In a New York Times op-ed piece on Pope Benedict's visit to Great Britain, Ross Douthat wrote:
And yes, the Church's exclusive theological claims and stringent moral message don't go over well in a multicultural, sexually liberated society. But the example of Catholicism's rivals suggests that the Church might well be much worse off if it had simply refashioned itself to fit the prevailing values of the age. That's what the denominations of mainline Protestantism have done, across the last four decades — and instead of gaining members, they've dwindled into irrelevance.
The Vatican of Benedict and John Paul II, by contrast, has striven to maintain continuity with Christian tradition, even at the risk of seeming reactionary and out of touch. This has cost the Church its once-privileged place in the Western establishment, and earned it the scorn of fashionable opinion. [corrected misuncapitalization of "the Church"]
I don't really buy that.
The Church has always had the scorn of fashionable opinion in the United States, and it's had the scorn of fashionable opinion in England since Henry VIII. It's had the scorn of fashionable opinion pretty much everywhere and everywhen fashionable opinion could scorn the Church with temporal impunity. See the final verse of yesterday's Gospel reading.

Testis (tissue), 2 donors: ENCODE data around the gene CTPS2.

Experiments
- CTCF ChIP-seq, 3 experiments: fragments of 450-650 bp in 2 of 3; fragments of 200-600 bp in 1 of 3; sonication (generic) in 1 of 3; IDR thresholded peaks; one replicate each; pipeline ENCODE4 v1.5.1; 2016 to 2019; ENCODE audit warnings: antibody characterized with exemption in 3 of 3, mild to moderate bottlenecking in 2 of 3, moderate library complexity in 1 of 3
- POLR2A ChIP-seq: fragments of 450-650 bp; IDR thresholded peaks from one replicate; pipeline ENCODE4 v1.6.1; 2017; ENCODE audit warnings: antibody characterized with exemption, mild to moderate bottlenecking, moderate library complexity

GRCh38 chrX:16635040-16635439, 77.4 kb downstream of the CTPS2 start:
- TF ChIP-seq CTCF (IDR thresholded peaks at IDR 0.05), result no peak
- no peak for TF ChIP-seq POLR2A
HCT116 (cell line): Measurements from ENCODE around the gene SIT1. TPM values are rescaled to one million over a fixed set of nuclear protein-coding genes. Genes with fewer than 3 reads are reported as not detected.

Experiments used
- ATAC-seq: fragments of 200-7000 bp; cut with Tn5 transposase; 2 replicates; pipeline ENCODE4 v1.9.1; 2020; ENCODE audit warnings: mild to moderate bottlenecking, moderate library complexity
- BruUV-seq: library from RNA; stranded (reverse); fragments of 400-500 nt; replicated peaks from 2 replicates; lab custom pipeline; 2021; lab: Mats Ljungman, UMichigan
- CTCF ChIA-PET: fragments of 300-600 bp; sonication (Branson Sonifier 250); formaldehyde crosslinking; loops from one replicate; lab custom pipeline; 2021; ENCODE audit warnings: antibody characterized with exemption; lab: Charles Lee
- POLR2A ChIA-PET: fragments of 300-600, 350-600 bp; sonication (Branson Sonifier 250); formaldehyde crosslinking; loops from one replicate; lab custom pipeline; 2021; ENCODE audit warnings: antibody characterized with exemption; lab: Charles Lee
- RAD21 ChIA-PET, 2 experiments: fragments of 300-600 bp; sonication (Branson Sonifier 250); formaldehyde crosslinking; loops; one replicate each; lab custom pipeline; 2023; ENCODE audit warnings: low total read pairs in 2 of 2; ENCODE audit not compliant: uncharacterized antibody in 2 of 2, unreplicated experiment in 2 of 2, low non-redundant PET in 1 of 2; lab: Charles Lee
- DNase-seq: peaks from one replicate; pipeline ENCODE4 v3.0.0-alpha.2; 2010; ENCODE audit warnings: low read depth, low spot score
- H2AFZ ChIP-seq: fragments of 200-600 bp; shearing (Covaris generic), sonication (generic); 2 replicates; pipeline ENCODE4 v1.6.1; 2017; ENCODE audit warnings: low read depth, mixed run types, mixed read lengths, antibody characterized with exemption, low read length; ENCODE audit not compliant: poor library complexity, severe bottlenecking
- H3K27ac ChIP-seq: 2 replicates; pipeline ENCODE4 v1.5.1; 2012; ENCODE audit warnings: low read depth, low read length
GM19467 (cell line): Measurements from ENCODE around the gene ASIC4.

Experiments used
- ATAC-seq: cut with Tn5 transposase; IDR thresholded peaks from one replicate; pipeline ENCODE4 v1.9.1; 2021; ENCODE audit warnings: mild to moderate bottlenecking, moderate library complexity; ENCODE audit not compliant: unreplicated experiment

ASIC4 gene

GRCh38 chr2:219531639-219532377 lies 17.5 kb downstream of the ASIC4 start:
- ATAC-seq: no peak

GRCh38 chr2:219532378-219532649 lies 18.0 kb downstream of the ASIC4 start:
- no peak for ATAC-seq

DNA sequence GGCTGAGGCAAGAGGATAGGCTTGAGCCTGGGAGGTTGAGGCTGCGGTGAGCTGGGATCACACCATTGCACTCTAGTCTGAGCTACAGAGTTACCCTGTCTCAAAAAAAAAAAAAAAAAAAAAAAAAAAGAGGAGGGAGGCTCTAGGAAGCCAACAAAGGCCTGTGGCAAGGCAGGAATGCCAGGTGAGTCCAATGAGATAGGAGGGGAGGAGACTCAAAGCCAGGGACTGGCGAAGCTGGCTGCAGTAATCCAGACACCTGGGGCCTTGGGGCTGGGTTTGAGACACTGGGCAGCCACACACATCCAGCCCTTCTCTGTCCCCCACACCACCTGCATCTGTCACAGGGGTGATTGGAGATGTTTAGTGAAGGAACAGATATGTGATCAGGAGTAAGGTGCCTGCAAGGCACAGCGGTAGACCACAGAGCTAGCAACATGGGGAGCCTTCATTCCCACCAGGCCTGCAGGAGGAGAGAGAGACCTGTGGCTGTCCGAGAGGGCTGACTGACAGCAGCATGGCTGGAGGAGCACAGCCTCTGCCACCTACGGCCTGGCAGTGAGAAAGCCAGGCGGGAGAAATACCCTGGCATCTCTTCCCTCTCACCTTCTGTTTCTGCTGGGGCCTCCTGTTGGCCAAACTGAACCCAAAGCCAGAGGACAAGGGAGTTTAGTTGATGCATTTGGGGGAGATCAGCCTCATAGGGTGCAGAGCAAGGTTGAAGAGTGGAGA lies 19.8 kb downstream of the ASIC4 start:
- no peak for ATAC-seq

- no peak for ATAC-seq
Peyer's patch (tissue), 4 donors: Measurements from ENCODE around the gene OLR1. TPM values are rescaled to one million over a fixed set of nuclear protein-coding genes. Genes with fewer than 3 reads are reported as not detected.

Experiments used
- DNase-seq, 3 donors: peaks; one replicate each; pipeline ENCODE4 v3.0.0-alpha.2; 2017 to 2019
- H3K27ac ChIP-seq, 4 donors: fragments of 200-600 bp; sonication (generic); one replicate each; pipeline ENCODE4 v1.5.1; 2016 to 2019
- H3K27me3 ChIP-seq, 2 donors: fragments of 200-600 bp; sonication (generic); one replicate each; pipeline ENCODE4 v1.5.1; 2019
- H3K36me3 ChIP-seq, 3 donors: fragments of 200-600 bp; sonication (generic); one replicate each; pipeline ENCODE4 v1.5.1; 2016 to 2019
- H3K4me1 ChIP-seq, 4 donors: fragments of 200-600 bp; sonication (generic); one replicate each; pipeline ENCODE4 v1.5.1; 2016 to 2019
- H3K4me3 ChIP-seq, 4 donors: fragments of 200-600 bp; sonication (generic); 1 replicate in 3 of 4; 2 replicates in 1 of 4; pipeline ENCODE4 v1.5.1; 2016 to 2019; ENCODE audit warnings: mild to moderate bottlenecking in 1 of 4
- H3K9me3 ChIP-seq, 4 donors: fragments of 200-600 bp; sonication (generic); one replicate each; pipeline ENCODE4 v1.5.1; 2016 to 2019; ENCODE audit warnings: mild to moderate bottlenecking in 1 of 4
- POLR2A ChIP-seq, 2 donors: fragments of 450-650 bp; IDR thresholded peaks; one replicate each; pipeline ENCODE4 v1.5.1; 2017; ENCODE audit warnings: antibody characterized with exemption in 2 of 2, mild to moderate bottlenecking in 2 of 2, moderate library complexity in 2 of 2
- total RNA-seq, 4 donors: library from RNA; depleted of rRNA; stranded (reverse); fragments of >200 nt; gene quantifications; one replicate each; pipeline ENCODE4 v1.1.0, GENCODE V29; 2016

As for the Church's once-privileged place in the Western establishment: St. John Fisher was not executed for preaching against contraception. For that matter, I haven't heard that Danton & Co. were overly insistent on same-sex "marriage."
The privileged place the Church has occupied in the United States was granted because of her political clout. The clout the Church has lost in recent decades because Catholics no longer follow their bishops would not have been preserved had their bishops followed them instead. At best, telegenic bishops would have been allowed to be spokesmen for the establishment, but that would have little to do with the Church's mission.
And of course, the molestation scandals have revealed how conditional all Church privileges (not to mention how unhealthy some of them) were all along.
How meaningful it is to be Catholic in a given time and place is inversely related to how Catholic the time and place are. If the Church, in a given time and place, ceases to be Catholic, then the Church in that time and place ceases to be meaningful, even if it does sustain its membership. It's entirely possible, by abandoning Jesus' founding commission, for a local Church to grow into irrelevance.